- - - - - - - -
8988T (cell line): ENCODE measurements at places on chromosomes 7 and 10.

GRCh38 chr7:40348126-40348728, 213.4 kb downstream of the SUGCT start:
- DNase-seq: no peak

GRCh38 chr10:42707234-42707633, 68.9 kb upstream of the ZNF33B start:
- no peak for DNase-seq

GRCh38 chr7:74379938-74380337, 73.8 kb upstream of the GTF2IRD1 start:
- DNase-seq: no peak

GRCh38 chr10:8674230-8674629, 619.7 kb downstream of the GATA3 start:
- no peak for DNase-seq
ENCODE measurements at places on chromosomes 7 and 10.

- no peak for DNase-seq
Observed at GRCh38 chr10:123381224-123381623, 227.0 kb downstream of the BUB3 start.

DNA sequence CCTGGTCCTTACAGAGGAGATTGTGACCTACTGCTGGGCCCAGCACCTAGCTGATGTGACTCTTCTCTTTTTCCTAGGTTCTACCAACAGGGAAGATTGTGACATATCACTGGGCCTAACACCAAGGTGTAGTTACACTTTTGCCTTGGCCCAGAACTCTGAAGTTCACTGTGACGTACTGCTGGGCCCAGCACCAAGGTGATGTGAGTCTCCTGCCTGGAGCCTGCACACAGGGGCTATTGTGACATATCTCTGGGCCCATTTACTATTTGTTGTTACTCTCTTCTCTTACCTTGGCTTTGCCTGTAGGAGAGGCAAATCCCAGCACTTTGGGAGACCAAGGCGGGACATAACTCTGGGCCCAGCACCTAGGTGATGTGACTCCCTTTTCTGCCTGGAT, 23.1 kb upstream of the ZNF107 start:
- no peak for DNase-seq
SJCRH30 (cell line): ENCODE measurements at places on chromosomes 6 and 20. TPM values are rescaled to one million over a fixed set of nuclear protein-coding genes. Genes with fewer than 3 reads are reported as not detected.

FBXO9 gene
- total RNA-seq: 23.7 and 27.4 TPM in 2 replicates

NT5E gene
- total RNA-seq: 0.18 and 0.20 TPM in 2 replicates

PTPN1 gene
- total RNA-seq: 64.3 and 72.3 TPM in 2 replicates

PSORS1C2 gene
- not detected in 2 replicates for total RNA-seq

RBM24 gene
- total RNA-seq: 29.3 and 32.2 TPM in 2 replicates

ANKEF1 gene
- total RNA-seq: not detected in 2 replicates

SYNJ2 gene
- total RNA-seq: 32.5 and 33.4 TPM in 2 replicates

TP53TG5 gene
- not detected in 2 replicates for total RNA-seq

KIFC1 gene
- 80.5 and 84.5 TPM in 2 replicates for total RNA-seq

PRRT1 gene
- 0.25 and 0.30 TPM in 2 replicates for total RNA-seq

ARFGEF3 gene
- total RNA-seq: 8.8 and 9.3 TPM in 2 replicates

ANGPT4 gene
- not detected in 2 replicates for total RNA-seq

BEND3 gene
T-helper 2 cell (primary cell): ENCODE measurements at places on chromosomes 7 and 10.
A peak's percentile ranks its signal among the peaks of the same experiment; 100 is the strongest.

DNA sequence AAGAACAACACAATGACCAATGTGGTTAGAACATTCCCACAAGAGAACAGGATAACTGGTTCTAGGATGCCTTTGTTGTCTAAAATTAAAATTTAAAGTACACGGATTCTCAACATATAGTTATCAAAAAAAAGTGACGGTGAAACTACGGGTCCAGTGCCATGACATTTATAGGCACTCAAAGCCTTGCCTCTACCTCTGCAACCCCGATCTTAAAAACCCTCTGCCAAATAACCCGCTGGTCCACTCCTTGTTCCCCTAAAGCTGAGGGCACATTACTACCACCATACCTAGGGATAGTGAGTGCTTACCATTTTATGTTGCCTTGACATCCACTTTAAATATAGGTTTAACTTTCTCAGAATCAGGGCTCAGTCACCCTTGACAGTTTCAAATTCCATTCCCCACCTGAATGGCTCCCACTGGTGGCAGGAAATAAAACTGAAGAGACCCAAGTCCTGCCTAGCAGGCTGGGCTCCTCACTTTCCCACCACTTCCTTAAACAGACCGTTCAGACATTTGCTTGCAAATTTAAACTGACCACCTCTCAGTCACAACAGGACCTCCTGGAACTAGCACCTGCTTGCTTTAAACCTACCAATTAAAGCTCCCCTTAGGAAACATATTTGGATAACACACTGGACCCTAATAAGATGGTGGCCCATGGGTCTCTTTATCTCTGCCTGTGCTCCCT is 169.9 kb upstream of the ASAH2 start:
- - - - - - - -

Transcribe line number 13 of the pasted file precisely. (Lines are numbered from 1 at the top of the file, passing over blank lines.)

DNA sequence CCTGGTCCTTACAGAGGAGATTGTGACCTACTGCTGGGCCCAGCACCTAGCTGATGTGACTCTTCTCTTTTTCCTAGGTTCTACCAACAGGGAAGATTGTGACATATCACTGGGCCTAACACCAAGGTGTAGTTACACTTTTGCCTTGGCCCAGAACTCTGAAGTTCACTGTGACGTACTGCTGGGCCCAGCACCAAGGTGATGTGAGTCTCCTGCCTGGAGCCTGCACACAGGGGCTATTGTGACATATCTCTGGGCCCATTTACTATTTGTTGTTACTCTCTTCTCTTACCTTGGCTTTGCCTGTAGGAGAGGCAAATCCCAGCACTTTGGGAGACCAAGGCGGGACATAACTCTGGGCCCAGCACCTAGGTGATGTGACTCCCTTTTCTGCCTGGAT, 23.1 kb upstream of the ZNF107 start: